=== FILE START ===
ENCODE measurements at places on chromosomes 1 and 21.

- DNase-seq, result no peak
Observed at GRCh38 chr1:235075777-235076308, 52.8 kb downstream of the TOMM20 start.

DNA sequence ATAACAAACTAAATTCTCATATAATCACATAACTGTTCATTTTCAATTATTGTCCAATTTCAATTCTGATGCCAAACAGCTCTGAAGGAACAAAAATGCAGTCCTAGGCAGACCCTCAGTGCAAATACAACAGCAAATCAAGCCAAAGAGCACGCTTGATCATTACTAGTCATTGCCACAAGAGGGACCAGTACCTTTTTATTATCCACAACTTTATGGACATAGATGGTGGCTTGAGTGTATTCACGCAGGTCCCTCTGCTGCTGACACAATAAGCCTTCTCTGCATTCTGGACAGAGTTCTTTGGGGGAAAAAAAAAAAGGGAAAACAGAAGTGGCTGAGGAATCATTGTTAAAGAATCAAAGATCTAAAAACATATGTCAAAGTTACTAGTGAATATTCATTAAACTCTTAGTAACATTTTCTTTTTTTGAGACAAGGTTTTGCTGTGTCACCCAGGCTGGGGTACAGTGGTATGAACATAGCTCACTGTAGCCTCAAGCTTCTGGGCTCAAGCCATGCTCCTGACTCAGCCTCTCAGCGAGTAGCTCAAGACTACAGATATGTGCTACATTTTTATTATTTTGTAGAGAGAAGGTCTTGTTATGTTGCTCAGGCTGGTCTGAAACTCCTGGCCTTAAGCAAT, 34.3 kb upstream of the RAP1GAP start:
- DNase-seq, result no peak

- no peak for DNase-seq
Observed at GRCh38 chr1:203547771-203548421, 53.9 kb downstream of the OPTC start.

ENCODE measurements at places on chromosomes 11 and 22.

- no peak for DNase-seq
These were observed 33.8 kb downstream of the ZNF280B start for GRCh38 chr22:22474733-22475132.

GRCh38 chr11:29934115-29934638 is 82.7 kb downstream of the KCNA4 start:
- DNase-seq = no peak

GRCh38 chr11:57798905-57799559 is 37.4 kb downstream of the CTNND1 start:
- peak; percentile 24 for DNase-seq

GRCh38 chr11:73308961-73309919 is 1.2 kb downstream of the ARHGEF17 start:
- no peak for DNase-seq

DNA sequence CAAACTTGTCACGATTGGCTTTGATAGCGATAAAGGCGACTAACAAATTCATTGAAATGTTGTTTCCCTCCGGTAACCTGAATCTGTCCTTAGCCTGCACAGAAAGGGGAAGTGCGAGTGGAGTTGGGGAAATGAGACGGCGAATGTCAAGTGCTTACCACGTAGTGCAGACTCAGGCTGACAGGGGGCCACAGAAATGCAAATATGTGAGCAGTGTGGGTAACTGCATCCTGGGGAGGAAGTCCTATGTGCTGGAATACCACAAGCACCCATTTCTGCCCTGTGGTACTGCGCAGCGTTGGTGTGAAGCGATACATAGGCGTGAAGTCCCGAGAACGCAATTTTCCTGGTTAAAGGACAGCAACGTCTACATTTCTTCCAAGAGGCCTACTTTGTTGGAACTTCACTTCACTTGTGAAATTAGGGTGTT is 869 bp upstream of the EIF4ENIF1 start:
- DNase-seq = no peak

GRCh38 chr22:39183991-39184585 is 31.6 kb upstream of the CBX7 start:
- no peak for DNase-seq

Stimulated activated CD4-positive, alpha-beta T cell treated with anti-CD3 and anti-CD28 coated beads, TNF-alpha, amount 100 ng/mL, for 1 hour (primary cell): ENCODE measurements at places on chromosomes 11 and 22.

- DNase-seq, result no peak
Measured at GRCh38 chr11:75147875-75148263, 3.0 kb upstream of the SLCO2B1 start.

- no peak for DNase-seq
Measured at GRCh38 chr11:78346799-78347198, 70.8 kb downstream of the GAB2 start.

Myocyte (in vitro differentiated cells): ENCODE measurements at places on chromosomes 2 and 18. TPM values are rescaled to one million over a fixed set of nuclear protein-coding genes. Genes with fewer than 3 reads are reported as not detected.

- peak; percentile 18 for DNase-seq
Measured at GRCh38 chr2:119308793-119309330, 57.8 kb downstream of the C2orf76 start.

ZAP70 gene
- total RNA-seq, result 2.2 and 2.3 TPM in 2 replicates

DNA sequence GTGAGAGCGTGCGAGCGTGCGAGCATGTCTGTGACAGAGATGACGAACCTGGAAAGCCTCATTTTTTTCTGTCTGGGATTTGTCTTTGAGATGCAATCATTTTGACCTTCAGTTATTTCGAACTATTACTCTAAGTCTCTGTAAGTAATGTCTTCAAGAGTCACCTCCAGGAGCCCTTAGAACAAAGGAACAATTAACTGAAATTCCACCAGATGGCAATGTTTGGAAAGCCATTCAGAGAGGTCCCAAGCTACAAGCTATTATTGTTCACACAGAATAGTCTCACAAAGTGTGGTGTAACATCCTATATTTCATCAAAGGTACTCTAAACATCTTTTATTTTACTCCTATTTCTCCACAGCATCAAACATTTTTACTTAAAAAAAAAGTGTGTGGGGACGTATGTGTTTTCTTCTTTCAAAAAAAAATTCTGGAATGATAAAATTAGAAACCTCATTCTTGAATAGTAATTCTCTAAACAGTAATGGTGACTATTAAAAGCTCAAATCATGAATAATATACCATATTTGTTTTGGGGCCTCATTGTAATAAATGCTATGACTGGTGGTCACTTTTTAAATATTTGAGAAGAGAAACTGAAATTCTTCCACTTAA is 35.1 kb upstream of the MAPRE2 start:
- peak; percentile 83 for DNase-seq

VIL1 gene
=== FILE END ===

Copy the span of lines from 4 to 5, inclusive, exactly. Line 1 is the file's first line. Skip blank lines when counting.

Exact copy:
DNA sequence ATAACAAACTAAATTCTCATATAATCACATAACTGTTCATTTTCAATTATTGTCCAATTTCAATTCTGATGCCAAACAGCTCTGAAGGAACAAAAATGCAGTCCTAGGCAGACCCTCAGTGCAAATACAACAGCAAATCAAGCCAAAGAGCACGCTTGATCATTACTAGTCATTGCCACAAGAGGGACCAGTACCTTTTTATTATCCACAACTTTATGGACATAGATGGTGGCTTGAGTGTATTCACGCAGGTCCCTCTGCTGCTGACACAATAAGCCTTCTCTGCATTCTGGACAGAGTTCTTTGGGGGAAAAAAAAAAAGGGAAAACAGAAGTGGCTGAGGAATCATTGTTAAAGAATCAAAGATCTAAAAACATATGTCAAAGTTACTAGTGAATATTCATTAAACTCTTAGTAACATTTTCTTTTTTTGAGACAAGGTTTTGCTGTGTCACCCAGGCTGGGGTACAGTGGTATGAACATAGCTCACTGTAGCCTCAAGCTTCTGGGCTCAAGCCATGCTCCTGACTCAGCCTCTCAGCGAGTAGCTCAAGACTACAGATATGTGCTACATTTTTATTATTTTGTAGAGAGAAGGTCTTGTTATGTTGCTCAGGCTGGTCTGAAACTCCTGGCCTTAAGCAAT, 34.3 kb upstream of the RAP1GAP start:
- DNase-seq, result no peak